Early Glycemic Profile Is Associated with Brain Injury Patterns on Magnetic Resonance Imaging in Hypoxic Ischemic Encephalopathy

Sudeepta K. Basu, Katherine Ottolini, Vedavalli Govindan, Suleiman Mashat, Gilbert Vezina, Yunfei Wang, Michaelande Ridore, Taeun Chang, Jeffrey R. Kaiser, An N. Massaro

Research output: Contribution to journalArticlepeer-review

1 Scopus citations

Abstract

Objective: To investigate whether the early glycemic profile in infants with hypoxic ischemic encephalopathy is associated with distinct patterns of brain injury on magnetic resonance imaging (MRI). Study design: We performed a secondary analysis of 178 prospectively enrolled infants who received therapeutic hypothermia for hypoxic ischemic encephalopathy. Glycemic profiles were identified by glucose concentrations within 24 hours after birth: normoglycemia (all glucose concentrations of >47 to ≤150 mg/dL; n = 62); hypoglycemia (≥1 concentration ≤47 mg/dL; n = 17); hyperglycemia (≥1 concentration >150 mg/dL; n = 76); and labile glucose (both hypoglycemia and hyperglycemia; n = 23). Patterns of brain injury were identified for 151 infants based on Barkovich scores from the postrewarming brain MRIs at a median age of 9 days. Results: A normal brain MRI was reported in 37 of 62 infants (60%) with normal blood glucose values compared with 37 of 116 infants (32%) with an abnormal glucose profile (adjusted for Sarnat stage of encephalopathy and Apgar score at 5 minutes; P =.02). The distribution of MRI patterns of brain injury differed among the glycemic groups (P =.03). The odds of predominant watershed or focal-multifocal injury was higher in infants with hypoglycemia (aOR, 6; 95% CI, 1.5-24.2) and labile glucose (6.6; 95% CI, 1.6-27) compared with infants with normoglycemia. Infants with labile glucose had higher odds (5.6; 95% CI, 1.1-29.3) of predominant basal ganglia or global injury compared with infants with normal blood glucose values. Conclusions: The early glycemic profile in infants with hypoxic ischemic encephalopathy is associated with specific patterns of brain injury on MRI. Further investigation is needed to explore its prognostic significance and role as a phenotype biomarker.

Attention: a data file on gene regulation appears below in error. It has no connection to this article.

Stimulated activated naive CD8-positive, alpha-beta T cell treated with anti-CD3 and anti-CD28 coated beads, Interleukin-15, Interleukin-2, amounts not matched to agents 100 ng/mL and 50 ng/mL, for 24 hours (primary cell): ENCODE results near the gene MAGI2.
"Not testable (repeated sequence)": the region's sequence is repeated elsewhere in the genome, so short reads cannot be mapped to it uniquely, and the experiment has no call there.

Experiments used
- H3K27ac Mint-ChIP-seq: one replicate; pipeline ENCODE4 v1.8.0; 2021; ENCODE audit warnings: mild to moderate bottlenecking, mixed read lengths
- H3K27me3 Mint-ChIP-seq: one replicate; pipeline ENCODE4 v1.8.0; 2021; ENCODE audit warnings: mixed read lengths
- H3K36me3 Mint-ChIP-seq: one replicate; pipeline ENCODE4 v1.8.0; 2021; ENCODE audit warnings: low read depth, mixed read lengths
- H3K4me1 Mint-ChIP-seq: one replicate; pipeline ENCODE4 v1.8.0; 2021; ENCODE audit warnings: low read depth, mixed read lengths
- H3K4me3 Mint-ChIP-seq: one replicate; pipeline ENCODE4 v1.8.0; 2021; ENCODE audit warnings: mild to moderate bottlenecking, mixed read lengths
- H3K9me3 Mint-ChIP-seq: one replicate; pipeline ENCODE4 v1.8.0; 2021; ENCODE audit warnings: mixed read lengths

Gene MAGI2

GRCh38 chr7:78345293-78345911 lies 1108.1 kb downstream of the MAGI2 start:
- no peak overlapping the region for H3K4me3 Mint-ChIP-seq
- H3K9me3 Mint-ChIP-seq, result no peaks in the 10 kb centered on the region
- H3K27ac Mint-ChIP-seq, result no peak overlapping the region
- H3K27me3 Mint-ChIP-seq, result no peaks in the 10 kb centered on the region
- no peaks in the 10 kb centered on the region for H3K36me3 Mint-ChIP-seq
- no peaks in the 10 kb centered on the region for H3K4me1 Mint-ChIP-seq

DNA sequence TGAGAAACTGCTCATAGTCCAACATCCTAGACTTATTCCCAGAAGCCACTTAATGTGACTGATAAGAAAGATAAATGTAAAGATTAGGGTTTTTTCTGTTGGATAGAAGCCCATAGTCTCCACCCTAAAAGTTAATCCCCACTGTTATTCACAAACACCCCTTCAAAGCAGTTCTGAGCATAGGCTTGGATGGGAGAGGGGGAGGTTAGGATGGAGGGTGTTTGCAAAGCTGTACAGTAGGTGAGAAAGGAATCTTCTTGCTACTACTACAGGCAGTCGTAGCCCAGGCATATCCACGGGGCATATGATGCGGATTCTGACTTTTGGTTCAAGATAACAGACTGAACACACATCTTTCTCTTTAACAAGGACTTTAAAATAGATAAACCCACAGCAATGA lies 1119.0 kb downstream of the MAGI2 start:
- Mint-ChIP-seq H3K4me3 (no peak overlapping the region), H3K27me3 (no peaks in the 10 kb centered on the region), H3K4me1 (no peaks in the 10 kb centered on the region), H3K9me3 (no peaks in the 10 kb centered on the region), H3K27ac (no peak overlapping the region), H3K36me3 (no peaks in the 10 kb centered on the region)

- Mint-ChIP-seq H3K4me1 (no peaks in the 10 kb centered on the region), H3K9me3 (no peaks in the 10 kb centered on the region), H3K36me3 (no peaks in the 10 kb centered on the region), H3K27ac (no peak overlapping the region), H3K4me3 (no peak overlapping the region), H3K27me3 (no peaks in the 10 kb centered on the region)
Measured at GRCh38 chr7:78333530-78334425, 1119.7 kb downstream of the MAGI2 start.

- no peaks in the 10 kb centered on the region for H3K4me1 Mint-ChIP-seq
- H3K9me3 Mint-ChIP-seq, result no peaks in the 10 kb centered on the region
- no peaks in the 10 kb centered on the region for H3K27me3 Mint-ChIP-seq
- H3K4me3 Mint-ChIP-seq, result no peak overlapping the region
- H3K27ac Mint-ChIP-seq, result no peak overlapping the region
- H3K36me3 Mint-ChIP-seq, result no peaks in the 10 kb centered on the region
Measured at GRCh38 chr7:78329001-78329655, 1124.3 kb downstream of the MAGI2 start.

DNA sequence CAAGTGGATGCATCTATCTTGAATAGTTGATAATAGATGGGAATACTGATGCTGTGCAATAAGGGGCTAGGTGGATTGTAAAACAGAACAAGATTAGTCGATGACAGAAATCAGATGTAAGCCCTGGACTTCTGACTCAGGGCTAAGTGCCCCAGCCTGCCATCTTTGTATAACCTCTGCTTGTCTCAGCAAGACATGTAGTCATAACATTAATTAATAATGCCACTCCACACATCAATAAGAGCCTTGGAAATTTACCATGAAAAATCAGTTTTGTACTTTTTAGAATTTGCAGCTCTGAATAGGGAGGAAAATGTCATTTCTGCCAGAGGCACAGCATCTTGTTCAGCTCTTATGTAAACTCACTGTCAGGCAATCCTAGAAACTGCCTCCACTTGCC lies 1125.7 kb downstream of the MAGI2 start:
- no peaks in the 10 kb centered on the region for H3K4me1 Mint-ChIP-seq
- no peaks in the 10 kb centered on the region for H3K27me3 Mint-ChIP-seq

Original languageEnglish (US)
Pages (from-to)137-143
Number of pages7
JournalJournal of Pediatrics
Volume203
DOIs
StatePublished - Dec 2018

All Science Journal Classification (ASJC) codes

  • Pediatrics, Perinatology, and Child Health

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